The times they are a’changing!

Amazing isn’t it, how things can change in just a few years, things I and I’m sure many readers were

Amazing isn’t it, how things can change in just a few years, things I and I’m sure many readers were taught when we were young and which appear to have little or no value today.

They were the little courtesies we learned, rules for living, arrived at over many, many years, but which governed the way we all behaved in a civilised society. Rules that helped to make our passage through life easier and which took into consideration all the other people around us.

They were little things certainly, and individually they meant little to any of us, but string a few of them together and they start to make sense.

The sort of rules I am thinking about are along the lines of these:

  1. A gentleman gives up his seat to a lady on public transport or anywhere else there are too few seats available, for everyone to sit down.
  2. Don’t eat with your mouth full. A very sensible rule, this one, especially if you have had the misfortune to be sitting across a table from someone who insists on showing you a mass of half-chewed food every time they speak to you! In fact, another part of this rule stated that you shouldn’t open your mouth at all when there was food in there.
  3. A gentleman always leads when going downstairs with a lady, but follows on the way up – a simple rule that means the lady gets caught if she stumbles, instead of falling headlong to the floor below!
  4. Always lay your knife and fork side-by-side together when you have finished eating, as a clue to whoever is clearing away that you have finished.
  5. The man should always be on the outside of the pavement when walking with a lady, so that any splashes from passing vehicles hit him instead of that nice dress she’s wearing. (This is a very old one, dating back to the days of rough roads and horse-drawn carriages.)
  6. If someone buys you a drink at a bar, it is mandatory that you offer one back when your glasses are empty, even though your companion may decline – it’s the making of the offer that is important!
  7. Apart from shaking hands at the first meeting, a gentleman should never touch a lady in any way, especially at the first meeting. Minor familiarities may be allowed on subsequent meetings and as friendship grows. Even a light touch on a comparative stranger can be construed as an assault!
  8. In public places, such as restaurants, etc., never make an exhibition of yourself by shouting, bothering other people or being a general nuisance. This is just bad manners and makes you look a boor!

These are just a few of the many basic rules most of us were taught as kids, many of which are now being left behind by the younger generation. I’m rather old-fashioned I suppose, but I do feel it’s sad that these things are happening.

I know the etiquette is of no real importance in today’s fast-paced electronic world, but even so these are the rules which made us a civilised society, creating boundaries which we know; they are the ‘two-times-table’ of living, rules so ingrained in most of us that we don’t even know we are using them, but they are there, guiding us all the time.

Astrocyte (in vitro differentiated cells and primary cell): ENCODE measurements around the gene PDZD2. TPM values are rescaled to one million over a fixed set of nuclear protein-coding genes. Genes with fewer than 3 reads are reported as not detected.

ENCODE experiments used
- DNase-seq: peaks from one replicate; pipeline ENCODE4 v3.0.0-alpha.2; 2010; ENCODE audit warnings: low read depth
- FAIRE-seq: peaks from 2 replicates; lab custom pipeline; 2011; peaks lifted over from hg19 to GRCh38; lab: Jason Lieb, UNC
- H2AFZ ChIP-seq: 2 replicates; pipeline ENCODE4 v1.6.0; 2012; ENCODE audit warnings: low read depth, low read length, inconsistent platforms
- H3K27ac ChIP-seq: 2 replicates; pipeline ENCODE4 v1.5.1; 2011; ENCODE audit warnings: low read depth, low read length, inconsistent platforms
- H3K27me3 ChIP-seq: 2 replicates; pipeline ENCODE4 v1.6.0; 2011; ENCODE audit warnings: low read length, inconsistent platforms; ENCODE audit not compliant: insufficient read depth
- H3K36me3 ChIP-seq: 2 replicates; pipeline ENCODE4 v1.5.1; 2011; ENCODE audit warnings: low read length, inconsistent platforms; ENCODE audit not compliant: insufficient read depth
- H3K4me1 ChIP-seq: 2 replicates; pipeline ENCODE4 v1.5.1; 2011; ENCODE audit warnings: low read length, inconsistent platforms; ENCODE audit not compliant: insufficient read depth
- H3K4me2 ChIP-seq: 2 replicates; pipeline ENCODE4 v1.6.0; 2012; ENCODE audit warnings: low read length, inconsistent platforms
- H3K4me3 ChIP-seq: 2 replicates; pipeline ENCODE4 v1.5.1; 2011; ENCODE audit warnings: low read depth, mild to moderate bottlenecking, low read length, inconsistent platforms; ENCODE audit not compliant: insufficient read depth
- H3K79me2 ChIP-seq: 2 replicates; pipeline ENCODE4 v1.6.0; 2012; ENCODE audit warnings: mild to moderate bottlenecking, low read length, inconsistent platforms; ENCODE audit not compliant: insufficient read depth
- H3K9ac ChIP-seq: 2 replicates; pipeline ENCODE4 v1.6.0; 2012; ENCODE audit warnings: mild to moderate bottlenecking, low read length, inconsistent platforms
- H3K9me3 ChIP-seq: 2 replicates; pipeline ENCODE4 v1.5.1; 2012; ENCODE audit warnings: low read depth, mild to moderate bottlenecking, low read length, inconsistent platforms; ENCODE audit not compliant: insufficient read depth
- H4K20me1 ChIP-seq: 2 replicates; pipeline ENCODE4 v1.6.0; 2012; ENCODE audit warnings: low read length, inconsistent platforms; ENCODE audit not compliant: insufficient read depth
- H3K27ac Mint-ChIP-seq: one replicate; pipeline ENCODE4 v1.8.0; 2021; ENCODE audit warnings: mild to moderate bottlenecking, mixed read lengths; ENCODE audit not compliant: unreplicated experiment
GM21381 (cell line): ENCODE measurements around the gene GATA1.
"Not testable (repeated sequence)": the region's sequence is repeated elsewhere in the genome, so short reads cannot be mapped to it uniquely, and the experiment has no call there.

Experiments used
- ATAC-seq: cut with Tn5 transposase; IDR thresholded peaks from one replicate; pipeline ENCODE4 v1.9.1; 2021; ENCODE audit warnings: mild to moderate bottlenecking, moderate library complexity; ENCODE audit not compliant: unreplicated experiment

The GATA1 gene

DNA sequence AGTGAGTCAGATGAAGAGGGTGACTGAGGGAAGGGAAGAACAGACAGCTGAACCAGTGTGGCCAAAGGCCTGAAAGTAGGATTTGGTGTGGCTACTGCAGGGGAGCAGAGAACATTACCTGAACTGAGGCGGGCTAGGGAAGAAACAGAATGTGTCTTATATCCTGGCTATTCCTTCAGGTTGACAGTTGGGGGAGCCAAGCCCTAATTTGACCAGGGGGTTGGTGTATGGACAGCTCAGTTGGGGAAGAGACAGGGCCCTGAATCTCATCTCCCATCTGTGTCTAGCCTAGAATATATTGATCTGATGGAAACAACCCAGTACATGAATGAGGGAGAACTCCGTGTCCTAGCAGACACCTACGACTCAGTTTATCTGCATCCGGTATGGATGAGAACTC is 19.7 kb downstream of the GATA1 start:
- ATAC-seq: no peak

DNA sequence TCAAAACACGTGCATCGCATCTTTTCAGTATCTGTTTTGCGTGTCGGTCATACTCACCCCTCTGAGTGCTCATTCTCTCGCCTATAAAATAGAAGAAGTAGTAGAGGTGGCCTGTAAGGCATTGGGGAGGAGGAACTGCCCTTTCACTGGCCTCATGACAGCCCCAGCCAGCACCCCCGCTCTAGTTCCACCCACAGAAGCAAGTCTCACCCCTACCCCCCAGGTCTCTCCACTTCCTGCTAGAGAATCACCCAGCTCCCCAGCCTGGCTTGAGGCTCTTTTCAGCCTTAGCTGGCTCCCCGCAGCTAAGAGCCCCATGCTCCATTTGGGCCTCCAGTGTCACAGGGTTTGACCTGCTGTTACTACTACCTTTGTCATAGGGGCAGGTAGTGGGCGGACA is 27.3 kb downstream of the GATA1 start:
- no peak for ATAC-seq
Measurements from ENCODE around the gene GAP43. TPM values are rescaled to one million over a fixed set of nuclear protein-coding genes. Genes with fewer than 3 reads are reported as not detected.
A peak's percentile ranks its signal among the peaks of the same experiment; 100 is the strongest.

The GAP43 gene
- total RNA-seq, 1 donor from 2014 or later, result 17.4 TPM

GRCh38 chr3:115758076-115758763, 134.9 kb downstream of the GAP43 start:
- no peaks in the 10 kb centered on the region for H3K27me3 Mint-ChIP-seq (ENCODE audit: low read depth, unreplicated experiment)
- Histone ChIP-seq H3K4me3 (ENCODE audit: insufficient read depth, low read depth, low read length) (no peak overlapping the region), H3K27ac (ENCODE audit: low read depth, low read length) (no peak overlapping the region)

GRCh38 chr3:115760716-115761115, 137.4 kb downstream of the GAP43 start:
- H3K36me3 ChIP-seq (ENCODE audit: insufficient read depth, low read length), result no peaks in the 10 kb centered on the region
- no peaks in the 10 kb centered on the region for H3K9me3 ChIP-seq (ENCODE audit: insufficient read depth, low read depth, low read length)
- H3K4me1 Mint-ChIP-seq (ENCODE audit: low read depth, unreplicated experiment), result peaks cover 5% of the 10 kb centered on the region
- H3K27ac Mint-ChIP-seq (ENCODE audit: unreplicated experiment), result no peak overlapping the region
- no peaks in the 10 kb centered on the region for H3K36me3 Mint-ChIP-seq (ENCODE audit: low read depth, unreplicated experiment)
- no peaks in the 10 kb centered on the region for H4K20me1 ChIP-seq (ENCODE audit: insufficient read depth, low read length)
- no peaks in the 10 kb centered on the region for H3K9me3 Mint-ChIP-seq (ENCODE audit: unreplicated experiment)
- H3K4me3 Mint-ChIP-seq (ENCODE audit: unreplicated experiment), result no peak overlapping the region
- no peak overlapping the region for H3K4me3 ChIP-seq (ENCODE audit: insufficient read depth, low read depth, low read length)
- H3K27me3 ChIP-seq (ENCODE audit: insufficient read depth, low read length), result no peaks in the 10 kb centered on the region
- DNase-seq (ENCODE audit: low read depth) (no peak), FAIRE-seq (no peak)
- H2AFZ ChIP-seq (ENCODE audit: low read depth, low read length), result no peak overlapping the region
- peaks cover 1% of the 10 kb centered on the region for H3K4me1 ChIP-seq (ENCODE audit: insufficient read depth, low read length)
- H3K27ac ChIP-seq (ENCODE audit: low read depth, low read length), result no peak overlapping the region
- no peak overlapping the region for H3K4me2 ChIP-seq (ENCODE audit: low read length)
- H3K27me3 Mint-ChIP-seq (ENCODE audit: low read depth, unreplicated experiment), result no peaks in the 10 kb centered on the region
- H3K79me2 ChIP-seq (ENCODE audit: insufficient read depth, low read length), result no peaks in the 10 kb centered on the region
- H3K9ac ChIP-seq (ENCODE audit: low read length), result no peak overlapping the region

Old-fashioned ‘manners’ are going the same way as many other old rules. Spelling and grammar in schools are often considered to be unimportant, as are mathematics and history, but these subjects are the basis upon which everything else rests, I must confess it all worries me a bit. I just hope it all turns around soon and starts going back the other way — towards the life we loved.

Can you add to Brian’s list? What courtesies of your youth would you like to see return today?

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  1. So Brian, how would you respond when, as happened to me some years ago, you offer your seat to a woman who then publicly humiliates you by calling you a sexist and that she is perfectly capable of standing thank you and other things of this kind. I eventually got off before my stop and waited for the next tram. I think it is more offensive for a fit young person of any gender to remain seated while someone who is obviously not fit struggles to stand in a moving vehicle.

    • Brian Lee  

      I think I’d just laugh at her, then sit back down, and shrug your shoulders to everyone else around you. I once had a similar experience, when I held a door open for what I thought was a lady, and she said similar to you, something like “I don’t need you to hold a door for me – I’m just as good at it as you’ll ever be”. So I just walked through, closed the door careful behind me and latched it, so she had the trouble of opening it again, with goods in her arms.

  2. P. Taylor  

    Remain seated at the dinner table until everyone is finished OR asking to be excused

  3. Dennis Volz  

    FYI… and you can delete this comment after you’ve checked it out. In #2 you said, “Don’t eat with your mouth full.” I think you meant to say, “Don’t talk with your mouth full.” It’s pretty hard to eat without putting food in your mouth. LOL! 🙂 Thanks for the great article.

    • Brian Lee  

      Yes, you’re absolutely right Dennis – I sometimes get a bit carried away with excitement when I’m writing, and my mind gets way ahead of my two typing fingers!

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